For someone who loves public transportation, a job with Boston’s transit system is basically a dream come true. For the past two summers, I’ve had the privilege of working as an intern at the Customer Technology Department with the MBTA, and while the geek-out moments are the ones I remember most, (I got to visit bus garages! Whoa!) it’s also an eye-opening experience to be in the workforce – the “real world,” as I call it. And as it turns out, the “real world” has a lot of parallels with the “college world.” To show what I’m talking about, let me take you through the three main tasks I did at the MBTA and walk through the connections I made to what I had been doing in college.
The first was training bus inspectors on how to use new software that the department had created to help them keep track of their bus routes better. It felt exactly like a group presentation at school: a coworker and I created a slideshow for the classes, we rehearsed over and over again, and we presented to the inspectors. Of course, while most class group presentations are a one-time thing for a single class, we had to do this one multiple times at different garages. And do it to students that often interrupted with funny comments. Bus inspectors are awesome.
My second job was interviewing inspectors for one of the main subway lines, the Green Line, about software that the department had released about a year before. I was asking them questions about how often they used the software, what aspects of it they liked, and what they would change. Of course, I had to ask follow-up questions and follow the conversation to glean as much information as possible as I scribbled down notes – it felt straight out of a journalism class or a writing seminar. It’s exactly how they teach you to interview in school. I’m even taking an urban research class right now that involves interviewing strangers! It’s come full circle!
The third task was the weirdest and most specialized, and probably something you wouldn’t find a class about at Penn: whenever the MBTA makes a schedule or route changes to buses, it all has to be inputted into this software called TransitMaster that was built in the 80s and released in the 90s. But while this clunky piece of technological history is something that would never be taught in school, I could still draw parallels to the frustration of learning a new language in Computer Science. A recently hired coworker was learning it for the first time as well, so it was like studying together for a big confusing homework assignment.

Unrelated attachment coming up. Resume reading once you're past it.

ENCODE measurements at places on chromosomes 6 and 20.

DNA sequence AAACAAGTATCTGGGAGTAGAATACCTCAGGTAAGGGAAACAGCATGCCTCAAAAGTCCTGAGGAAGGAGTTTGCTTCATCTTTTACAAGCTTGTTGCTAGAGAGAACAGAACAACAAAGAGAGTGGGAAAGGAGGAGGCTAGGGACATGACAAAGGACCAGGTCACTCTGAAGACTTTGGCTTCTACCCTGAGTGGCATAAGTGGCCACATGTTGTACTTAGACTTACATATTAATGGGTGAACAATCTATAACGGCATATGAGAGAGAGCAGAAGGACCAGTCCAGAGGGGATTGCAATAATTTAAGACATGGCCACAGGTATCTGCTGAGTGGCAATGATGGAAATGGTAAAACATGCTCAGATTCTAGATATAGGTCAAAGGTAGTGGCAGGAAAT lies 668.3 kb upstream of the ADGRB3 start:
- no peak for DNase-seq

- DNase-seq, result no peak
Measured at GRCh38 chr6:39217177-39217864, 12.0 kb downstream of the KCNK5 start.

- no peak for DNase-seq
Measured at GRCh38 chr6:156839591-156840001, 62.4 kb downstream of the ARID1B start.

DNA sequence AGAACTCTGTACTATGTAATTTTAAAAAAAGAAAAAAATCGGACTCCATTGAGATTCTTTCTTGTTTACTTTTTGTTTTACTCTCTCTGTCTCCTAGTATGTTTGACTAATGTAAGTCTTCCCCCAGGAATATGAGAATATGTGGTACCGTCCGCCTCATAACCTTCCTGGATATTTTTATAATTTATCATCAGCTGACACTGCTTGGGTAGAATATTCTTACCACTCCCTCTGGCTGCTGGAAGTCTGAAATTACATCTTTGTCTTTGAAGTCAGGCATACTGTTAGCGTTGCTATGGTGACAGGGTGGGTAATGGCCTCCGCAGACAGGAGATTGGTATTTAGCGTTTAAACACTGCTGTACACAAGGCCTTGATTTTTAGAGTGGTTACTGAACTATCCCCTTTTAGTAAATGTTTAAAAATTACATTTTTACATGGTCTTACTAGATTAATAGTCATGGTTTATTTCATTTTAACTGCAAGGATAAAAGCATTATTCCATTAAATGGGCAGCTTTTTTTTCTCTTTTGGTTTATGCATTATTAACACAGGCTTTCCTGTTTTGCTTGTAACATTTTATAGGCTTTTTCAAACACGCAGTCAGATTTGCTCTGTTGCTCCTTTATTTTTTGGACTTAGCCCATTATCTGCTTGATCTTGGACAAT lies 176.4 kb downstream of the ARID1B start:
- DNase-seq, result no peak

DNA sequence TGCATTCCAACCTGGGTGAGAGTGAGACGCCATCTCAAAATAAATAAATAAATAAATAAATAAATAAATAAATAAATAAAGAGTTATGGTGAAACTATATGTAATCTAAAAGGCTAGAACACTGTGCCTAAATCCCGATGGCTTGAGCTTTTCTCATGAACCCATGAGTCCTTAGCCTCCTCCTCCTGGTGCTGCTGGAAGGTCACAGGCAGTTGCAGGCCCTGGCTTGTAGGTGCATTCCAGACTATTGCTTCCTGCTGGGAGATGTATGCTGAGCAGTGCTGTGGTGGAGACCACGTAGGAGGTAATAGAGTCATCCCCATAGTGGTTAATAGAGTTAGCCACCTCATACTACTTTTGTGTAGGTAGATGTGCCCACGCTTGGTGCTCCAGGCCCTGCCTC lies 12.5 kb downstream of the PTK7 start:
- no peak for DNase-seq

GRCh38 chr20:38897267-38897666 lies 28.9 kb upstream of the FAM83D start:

Even the structure of the day was sorta like being in college. Although you spend it mostly in the same building (a very high school thing), you’re left alone most of the time and trusted to get your work done (a very college thing). You can go anywhere for your lunch hour, and you occasionally go to meetings, which are like classes. There are a lot of similarities!
But for me, there is one major difference between the “real world” and the “college world,” and it is important: the work you do in the “real world” has a genuine impact on the…you know, real world. And I’m not going to lie, going from the “real world” to the “college world,” where you’re doing everything for the satisfaction of one professor, can be hard. I always find myself struggling to find academic motivation when I’m coming off of this amazing dream job.
It honestly took me until now, writing this post, to realize that I was wrong about how it works. Yes, working at a real job does have a more tangible effect than a school workload. There’s no denying it. But when I started thinking about how I had been using what I learned in school to help me at work, and just the general similarities between work and school, I figured it out: the work you do in the “college world” helps you out in the “real world”! And that probably seems really obvious, but when you’re bogged down with four papers and three midterms, it can all feel a bit futile. Honestly, some of it probably is just busywork.
But sometimes you have to do busywork at a real job, too. And don’t forget: finishing college gets you the piece of paper required to work at most real jobs in the first place. So if that isn’t incentive enough, I don’t know what is.